NYM Adds Bariatric Gastric Bypass to Robotic-Assisted Surgery Program
Jan 25, 2012
Adding to its advanced robotic-assisted surgery program, New York Methodist Hospital now offers minimally invasive, robotic gastric bypass surgery to help obese patients achieve weight loss of up to 70 percent of body fat. Obesity is defined as having a body mass index, or ratio of height to weight, of greater than 35. NYM is one of only three hospitals in the Northeast to offer robotic gastric bypass surgery.
"Weight loss surgery can greatly improve the quality of life of many patients," said Steven J. Carryl, MD, attending surgeon, Department of Surgery at NYM. "With better results, less post-operative symptoms and a shorter recovery time, minimally invasive bariatric surgery can be a good option for many obese patients who need to lose a significant amount of weight."
Robotic gastric bypass surgery helps patients lose weight by permanently reducing the stomach size and rerouting the digestive track. Because of its decreased size, the patient's stomach will only be able to hold small amounts of food.
The robot, which is controlled by a surgeon, allows for increased precision and enhanced magnification for the surgeon, which results in less pain and a shorter recovery time for the patient, as the minimally invasive procedure means smaller incisions. The patient also experiences less blood loss and less scarring than a patient who undergoes traditional gastric bypass surgery.
Because it is irreversible, gastric bypass surgery should only performed when all other weight loss methods have failed. "Nearly 60 percent of adults living in Brooklyn are either overweight or obese," said Dr. Carryl. "Robotic gastric bypass surgery has been shown to have the greatest success in reducing health complications related to obesity, including diabetes and high cholesterol, and the procedure can greatly enhance a patient's long-term health."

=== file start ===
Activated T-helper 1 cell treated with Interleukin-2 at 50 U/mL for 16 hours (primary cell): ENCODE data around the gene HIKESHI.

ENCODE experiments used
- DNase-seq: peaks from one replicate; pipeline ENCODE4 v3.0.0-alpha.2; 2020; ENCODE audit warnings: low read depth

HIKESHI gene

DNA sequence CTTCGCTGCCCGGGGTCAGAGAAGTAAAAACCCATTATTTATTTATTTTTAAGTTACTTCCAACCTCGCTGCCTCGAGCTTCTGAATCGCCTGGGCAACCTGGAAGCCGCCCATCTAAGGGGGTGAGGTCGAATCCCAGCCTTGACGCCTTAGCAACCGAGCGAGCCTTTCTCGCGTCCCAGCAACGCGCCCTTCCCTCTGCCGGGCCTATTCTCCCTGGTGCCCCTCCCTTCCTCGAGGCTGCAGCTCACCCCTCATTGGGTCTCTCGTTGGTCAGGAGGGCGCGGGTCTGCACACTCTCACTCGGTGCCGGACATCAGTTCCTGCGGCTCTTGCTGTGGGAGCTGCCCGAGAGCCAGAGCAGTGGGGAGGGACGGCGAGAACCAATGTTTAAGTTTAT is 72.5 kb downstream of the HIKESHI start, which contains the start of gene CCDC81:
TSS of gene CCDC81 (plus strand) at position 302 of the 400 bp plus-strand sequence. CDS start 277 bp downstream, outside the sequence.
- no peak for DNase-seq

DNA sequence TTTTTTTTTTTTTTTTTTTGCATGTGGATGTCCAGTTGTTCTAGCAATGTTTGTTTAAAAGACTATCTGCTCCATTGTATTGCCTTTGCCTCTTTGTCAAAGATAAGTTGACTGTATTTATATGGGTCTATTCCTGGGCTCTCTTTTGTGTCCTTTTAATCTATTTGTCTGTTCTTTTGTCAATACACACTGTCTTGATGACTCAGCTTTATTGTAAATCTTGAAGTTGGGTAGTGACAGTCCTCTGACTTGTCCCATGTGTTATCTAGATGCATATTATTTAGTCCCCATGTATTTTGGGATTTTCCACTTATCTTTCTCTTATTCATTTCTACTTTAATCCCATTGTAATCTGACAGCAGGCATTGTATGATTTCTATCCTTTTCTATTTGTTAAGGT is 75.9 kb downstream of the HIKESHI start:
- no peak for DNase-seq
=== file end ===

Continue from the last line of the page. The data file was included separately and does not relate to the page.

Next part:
For patients who may only need to lose up to 45 percent of their body fat, NYM offers laparoscopic band surgery, a minimally invasive, reversible bariatric procedure that restricts the amount of food a patient can eat by placing an adjustable band around the stomach.
"Laparoscopic band surgery, like gastric bypass surgery, requires a commitment to lifestyle changes from the patient, as the band can break from overeating," said Piotr Gorecki, MD, chief of advanced laparoscopic surgery and chief of bariatric surgery.
New York Methodist Hospital also provides customized weight loss plans through its Comprehensive Weight Management Program for overweight or obese patients who do not need or want to undergo surgery. Program participants receive a medical evaluation and may meet with a nutritionist, fitness expert and behavior modification specialist. Monthly follow-up visits with their weight loss "team" allow participants to monitor their progress.
"Working with a support team makes the process of losing weight easier," said Alfred Ba Tun Leong, MD, physician in NYM's Comprehensive Weight Management Program. "This program is not about finding a quick fix or trying the latest diet, but rather, working with each individual patient to make long-term lifestyle changes."
For more information about the Comprehensive Weight Management Program at NYM, call 718-246-8580. To speak with a Hospital staff member about gastric bypass or laparoscopic band surgeries, call 718-780-5293.
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